The Prospector: Recruiting process has hit the accelerator, NCAA needs to do same

“In years past, we’ve always concentrated on guys that were seniors, maybe possibly a junior or two here or there, but now it’s accelerating to where you’re looking at sophomores,” Beckton said. “[We’re] pulling transcripts on those guys, [seeing] if they’re academically set to go with the new NCAA standards coming down the pipes. We ask the coaches when we go in there, ‘Coach, who are the young guys in your program?’ That question never came up three years ago. That’s the nature of the adjustment we have to make as college football coaches.”

And it all adds up to why Orlando Timber Creek junior running back Jacques Patrick had more than 30 verbal FBS scholarship offers before he even completed his sophomore year of high school. As schools try to position themselves earlier in the process, recruiting is headed toward the middle-school level.

These are the kinds of things that have sent the football recruiting process spiraling toward an out-of-control frenzy. The NCAA needs to step up and take reform measures or it's going to be too late.

The problem right now, however, is that the NCAA does not know where to begin. Setting standards for things like Twitter and Facebook contact tomorrow  could be out of date by next week. We saw it happen with texting. The NCAA  put up a road-block on that avenue, only to watch Facebook communication take off. Now it's Twitter.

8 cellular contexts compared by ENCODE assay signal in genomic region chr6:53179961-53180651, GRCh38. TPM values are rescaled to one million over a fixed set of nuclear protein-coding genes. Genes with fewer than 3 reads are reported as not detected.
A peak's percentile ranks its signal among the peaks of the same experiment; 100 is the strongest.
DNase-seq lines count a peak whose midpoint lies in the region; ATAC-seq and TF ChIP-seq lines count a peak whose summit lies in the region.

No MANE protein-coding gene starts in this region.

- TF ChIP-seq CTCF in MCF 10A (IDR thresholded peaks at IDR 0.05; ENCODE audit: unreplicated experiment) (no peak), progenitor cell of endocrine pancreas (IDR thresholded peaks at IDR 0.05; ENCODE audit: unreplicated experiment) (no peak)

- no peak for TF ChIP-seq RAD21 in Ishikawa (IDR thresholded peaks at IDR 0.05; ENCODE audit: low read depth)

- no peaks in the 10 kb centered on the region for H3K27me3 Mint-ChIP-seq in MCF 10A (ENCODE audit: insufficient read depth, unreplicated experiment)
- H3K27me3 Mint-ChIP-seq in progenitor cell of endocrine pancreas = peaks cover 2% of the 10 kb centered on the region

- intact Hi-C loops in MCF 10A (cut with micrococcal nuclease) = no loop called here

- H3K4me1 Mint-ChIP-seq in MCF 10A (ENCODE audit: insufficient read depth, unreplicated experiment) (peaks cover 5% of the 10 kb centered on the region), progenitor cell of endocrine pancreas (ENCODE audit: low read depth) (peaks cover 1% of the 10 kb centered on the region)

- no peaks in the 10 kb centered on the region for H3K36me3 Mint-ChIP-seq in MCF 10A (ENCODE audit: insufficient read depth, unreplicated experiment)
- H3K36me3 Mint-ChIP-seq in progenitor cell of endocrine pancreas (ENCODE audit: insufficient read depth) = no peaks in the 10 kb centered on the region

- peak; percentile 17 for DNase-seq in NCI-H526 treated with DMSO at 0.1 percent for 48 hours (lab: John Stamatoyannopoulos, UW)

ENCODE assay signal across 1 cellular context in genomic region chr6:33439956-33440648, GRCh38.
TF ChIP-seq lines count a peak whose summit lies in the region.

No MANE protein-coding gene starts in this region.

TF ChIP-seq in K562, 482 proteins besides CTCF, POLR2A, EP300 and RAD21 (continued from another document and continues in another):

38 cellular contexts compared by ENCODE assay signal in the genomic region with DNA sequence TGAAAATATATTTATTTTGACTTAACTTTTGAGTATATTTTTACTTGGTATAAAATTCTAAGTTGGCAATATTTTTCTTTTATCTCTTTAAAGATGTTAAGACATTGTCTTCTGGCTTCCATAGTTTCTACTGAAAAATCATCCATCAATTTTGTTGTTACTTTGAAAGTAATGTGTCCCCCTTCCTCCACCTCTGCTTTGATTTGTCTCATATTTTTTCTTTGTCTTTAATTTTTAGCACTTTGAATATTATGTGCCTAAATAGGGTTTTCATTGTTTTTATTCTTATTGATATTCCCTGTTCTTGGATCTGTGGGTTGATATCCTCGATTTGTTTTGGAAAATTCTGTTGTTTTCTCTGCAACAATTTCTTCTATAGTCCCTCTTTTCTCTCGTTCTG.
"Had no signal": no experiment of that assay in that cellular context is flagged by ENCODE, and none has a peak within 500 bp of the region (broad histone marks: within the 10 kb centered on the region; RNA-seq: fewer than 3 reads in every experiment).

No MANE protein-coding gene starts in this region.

Who knows what it will be tomorrow, but rest assured, it will be something and the NCAA will have its usual knee-jerk reaction to policing if it does not get a grasp on the future. 

College basketball and the AAU free-for-all gave the NCAA a blueprint for what  disaster looks like. It's time to learn from that and step to the drawing board for new reform that will make sense for today and tomorrow.

For now, however, coming to a Pop Warner practice near you might well be Nick Saban or Urban Meyer

Alabama has reportedly already made a verbal offer to Louisiana eighth-grader Dylan Moses, and there are others.

Eighth-grade phenom Tyreke Johnson of Jacksonville's Trinity Christian School claims offers from Vanderbilt and FAU. He talked recently about his lack of an offer from Florida State, where his brother, Jacksonville First Coast QB De'Andre Johnson, has committed to the 2015 recruiting class.

"I have been kind of wondering what's taken so long," said Johnson.

The earlier and deeper the coaches are allowed to delve into the lives of youngsters, the more room it creates for corruption by ne'er-do-wells, street agents and hangers-on.

It's too late to wake up and smell the coffee. It's time to clean up what's already boiled over.

 

Chris Hays is the Sentinel's recruiting coverage coordinator and can be reached at chays@tribune.com. Follow us on Twitter at @Os_Recruiting and Facebook at Orlando Sentinel Recruiting and now on Pinterest at Orlando Recruiting.

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